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Enhanced Waters: Are They As Good As They Claim To Be? (Part 3)
September 28, 2009
At the risk of being repetitive, I’m still surprised at the number of “designer” drinks that have popped up in what seems to be such a short while. But maybe I just haven’t been paying close enough attention, as I tend to stick with drinking the same types of beverages.
Frankly, I’m fascinated by some of the things manufacturers put in their products and the associated health claims they make. I’ll wrap up the series on enhanced waters this week, looking at two more of these fancy waters. (Click here to learn about VitaminWater and here to learn about SoBe Lifewater.)
If you check out the product’s Web site, you’ll note the high-tech features and colorful graphics. There are six varieties of Skinny Water: Wake Up, Total-V, Crave Control, Shape, Hi-Energy, and XXX-Detox. Each of these beverages is cleverly linked to a particular time of day. For example, jump-start your day with a bottle of Wake Up. Then, midday, when those cravings kick in, drink a bottle of Crave Control. Stay hydrated in the afternoon with a bottle of Shape. And before painting the town at night, don’t forget to drink some Hi-Energy. Top everything off with a bottle of XXX-Detox before you crawl into bed so that you have the strength to start all over again the next morning. There are suggested meal and snack ideas that go along with each drink, and if as if that weren’t enough, suggested songs, too, that you can easily download on iTunes.
I took a close look at a bottle of “Wake Up” Orange Cranberry Tangerine Skinny Water. Here’s what’s on the Nutrition Facts Label of a 16-ounce bottle:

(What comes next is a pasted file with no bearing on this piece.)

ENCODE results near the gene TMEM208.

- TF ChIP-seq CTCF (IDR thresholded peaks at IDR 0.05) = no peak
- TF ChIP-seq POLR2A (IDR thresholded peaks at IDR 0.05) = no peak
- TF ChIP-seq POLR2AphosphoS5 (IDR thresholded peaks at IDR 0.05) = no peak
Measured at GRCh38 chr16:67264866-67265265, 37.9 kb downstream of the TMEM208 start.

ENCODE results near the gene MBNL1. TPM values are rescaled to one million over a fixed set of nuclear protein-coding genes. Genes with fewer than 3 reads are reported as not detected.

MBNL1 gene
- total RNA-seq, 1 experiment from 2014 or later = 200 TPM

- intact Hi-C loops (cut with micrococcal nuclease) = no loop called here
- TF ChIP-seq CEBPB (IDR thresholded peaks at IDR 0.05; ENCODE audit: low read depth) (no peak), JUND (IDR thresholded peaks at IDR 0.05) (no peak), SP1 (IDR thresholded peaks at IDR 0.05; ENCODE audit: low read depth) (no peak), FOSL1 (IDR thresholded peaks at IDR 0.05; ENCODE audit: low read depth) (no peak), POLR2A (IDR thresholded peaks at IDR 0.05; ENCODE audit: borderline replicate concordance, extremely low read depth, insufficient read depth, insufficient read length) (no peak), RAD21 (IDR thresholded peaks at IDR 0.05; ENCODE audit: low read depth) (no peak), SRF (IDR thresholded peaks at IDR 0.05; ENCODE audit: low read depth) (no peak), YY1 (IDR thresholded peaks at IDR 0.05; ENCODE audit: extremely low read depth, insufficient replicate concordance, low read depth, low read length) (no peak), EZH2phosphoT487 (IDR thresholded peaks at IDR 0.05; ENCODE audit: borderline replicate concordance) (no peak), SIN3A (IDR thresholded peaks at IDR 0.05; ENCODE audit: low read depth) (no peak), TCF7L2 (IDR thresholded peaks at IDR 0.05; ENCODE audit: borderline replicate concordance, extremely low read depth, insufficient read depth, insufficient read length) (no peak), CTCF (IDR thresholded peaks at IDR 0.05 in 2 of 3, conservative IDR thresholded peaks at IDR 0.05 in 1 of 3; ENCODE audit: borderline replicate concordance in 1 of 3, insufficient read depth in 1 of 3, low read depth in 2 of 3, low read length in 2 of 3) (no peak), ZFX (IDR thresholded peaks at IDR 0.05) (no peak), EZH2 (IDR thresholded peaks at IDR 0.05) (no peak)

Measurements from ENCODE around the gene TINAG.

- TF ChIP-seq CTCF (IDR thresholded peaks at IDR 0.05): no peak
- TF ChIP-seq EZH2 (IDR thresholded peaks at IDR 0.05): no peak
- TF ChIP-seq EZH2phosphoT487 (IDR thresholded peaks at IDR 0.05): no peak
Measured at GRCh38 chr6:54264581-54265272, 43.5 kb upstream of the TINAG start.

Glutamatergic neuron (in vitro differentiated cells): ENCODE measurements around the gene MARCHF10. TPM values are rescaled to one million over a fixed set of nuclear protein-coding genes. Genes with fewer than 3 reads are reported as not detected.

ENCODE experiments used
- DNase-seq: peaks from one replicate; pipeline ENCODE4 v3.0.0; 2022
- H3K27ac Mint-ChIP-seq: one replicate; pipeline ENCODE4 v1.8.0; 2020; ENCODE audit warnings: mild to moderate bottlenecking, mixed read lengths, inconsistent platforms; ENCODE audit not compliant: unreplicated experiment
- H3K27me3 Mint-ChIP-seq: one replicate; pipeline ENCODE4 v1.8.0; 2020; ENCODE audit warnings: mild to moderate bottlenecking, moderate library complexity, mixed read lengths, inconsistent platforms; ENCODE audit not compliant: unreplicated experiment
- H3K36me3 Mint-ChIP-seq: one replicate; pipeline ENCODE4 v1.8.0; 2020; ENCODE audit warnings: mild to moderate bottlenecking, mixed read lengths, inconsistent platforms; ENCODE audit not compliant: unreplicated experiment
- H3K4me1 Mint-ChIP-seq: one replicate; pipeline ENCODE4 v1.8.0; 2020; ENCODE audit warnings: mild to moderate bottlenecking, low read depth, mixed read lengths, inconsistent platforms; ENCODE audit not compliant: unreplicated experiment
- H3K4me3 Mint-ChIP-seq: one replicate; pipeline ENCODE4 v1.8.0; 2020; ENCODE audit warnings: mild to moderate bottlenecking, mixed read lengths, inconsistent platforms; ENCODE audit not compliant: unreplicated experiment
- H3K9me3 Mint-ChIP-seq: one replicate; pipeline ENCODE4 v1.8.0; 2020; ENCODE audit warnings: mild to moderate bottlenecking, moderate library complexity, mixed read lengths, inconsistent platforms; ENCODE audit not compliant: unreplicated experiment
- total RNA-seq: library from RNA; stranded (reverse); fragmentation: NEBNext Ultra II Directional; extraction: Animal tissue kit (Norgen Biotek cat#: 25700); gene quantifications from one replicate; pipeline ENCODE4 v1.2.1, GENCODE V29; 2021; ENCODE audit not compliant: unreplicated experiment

The ingredients include super purified water, green tea catechins, gum arabic, ester of wood rosin, some vitamins and minerals, and two nonnutritive sweeteners: acesulfame K and sucralose. On the one hand, you could give the company (Skinny Nutritional Corp) some credit since this drink isn’t loaded with sugar. With 0 grams of carbohydrate and no calories, it can easily fit into a diabetes eating plan. But on the other hand, this company cleverly markets these beverages as boosting metabolism and burning calories by adding a variety of nutrients (more than you need in one beverage, by the way), herbs, and EGCG (an antioxidant found in green tea that in laboratory experiments seems to boost metabolism — but the amount needed to do so is not well established). No scientific studies are listed on the Web site to support any of these claims — likely, because there aren’t any. Oh, but if you’re a high-energy, adventurous college student, you can sign up to become a Skinny Water ambassador, spreading the word about this miraculous elixir to the unenlightened masses.
It also contains vitamins C and B6, pantothenic acid, zinc, and manganese. It’s sweetened with sucralose, and the one gram of fiber comes from maltodextrin. It’s true that citrus fruits contain vitamin C, potassium, and zinc. But they’re not known for having B vitamins, nor 105 milligrams of sodium. Also, Fruit2O Essentials don’t contain anywhere near the fiber or phytonutrients (plant-derived nutrients that may have health benefits) that you’d find in, say, an orange. Two servings of fruit in 16 ounces of Fruit2O Essentials? Very unlikely. Stick with fresh fruit for nutrition. Skip the colored sugar waters (or sweetened waters) with ingredients that you’ll likely not need, and save money by drinking water with slices of lemon or lime.
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